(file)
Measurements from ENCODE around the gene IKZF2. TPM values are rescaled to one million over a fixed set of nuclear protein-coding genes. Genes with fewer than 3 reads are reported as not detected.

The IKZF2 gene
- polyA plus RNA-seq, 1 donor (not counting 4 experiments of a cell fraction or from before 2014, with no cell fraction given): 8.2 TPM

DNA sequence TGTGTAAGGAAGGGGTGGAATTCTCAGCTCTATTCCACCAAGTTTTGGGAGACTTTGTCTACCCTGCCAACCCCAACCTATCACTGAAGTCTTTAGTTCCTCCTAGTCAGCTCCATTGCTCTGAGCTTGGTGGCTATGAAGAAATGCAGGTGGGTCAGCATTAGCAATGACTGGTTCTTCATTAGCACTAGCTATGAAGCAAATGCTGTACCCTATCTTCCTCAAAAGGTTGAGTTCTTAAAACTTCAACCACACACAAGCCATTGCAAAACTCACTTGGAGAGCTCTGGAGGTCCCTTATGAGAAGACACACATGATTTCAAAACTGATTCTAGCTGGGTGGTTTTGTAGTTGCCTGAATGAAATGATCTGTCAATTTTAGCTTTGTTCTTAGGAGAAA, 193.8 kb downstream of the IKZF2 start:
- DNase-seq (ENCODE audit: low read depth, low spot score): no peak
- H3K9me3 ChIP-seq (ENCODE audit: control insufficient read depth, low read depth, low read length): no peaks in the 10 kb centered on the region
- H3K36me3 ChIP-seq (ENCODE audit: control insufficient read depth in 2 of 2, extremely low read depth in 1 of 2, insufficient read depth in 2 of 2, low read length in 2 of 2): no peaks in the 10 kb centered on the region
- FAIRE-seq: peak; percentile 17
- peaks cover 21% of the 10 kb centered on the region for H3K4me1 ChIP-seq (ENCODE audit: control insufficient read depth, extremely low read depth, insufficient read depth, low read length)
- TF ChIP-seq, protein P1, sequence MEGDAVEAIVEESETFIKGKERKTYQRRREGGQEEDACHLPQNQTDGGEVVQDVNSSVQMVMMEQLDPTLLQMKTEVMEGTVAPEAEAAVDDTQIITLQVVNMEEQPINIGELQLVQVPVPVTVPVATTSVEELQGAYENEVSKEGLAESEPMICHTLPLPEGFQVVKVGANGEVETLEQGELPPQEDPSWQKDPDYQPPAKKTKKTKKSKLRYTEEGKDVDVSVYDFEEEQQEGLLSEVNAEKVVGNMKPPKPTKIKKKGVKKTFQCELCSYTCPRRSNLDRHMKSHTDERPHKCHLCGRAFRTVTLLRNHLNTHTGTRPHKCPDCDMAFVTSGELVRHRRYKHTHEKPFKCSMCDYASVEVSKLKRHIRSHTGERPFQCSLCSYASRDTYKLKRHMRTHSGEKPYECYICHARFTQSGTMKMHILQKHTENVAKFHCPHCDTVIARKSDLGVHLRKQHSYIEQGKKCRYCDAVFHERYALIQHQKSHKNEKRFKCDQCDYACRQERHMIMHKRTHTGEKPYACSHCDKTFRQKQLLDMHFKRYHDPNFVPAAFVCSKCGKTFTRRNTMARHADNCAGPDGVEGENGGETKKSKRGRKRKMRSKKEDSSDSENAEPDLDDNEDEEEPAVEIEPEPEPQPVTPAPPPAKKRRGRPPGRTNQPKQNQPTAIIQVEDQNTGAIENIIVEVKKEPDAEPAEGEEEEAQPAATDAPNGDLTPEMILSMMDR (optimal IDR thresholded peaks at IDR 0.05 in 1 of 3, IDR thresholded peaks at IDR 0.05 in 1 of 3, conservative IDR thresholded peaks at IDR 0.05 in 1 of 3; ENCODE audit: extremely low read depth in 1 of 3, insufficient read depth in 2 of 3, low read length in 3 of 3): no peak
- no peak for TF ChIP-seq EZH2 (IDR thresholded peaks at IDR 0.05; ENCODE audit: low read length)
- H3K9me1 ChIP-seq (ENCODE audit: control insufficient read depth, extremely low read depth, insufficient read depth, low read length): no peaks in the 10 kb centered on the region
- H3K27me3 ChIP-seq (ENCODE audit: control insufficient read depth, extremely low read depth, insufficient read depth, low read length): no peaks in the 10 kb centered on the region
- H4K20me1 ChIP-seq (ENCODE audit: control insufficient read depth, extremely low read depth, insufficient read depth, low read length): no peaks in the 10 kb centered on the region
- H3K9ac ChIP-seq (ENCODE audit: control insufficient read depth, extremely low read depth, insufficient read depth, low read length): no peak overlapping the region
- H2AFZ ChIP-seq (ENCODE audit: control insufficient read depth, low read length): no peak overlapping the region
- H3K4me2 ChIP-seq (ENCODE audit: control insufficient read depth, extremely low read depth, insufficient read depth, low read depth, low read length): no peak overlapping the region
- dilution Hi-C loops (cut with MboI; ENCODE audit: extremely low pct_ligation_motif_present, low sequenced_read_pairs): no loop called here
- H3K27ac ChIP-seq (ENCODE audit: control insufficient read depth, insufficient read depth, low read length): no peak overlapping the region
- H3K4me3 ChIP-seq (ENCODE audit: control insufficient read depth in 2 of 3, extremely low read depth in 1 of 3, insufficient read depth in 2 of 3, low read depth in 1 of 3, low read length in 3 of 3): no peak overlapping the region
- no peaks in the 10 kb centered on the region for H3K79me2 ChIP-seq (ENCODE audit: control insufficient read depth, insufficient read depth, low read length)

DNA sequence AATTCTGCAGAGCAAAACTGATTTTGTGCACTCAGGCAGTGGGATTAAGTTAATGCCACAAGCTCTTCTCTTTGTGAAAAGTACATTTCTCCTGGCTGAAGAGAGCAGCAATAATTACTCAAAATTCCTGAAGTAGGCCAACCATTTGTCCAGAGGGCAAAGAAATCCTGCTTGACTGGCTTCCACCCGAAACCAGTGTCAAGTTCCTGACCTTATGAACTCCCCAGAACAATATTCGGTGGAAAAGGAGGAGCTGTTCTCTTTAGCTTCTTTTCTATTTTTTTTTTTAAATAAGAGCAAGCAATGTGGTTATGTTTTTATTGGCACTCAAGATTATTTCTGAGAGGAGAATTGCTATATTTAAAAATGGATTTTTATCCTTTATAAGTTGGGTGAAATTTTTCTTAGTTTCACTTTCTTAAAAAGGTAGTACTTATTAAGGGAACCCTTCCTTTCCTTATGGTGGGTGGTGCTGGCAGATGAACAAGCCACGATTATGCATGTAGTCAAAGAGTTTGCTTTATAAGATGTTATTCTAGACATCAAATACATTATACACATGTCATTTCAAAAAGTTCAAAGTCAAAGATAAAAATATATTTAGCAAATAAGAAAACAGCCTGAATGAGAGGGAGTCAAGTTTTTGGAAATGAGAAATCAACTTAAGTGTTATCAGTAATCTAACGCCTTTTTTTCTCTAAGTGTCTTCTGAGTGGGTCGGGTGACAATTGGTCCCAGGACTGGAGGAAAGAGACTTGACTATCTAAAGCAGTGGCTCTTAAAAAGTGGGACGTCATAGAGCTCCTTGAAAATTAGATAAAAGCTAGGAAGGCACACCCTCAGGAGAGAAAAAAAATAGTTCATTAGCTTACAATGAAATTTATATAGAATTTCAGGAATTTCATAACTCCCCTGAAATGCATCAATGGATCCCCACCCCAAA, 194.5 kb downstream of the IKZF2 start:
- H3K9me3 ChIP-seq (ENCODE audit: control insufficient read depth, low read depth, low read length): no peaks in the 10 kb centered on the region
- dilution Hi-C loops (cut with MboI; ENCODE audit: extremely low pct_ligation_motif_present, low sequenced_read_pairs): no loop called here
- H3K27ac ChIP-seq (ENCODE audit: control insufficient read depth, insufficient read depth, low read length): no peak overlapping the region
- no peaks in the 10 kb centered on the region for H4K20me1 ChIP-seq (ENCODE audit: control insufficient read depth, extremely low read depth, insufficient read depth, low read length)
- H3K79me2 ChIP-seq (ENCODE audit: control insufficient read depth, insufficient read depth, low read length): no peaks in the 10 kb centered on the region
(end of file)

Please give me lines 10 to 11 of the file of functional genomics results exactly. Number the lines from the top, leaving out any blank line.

- TF ChIP-seq, protein P1, sequence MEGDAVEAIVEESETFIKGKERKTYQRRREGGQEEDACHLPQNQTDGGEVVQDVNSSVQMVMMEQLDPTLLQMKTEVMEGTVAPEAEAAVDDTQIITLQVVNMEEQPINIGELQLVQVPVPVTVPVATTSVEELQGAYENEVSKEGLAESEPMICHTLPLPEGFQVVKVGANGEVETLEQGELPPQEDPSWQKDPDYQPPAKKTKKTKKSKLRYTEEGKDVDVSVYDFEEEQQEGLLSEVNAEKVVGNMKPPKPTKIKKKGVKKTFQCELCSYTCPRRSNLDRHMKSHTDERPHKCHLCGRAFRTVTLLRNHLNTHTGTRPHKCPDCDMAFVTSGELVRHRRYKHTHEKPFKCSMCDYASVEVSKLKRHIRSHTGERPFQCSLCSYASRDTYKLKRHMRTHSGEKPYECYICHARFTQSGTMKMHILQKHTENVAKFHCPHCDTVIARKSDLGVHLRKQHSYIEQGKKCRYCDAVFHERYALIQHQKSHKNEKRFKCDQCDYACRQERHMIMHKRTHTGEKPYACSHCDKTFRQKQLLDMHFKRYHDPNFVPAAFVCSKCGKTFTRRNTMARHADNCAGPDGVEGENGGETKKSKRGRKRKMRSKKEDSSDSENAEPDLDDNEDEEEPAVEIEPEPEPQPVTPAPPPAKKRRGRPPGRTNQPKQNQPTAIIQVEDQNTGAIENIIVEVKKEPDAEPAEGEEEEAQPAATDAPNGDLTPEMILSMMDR (optimal IDR thresholded peaks at IDR 0.05 in 1 of 3, IDR thresholded peaks at IDR 0.05 in 1 of 3, conservative IDR thresholded peaks at IDR 0.05 in 1 of 3; ENCODE audit: extremely low read depth in 1 of 3, insufficient read depth in 2 of 3, low read length in 3 of 3): no peak
- no peak for TF ChIP-seq EZH2 (IDR thresholded peaks at IDR 0.05; ENCODE audit: low read length)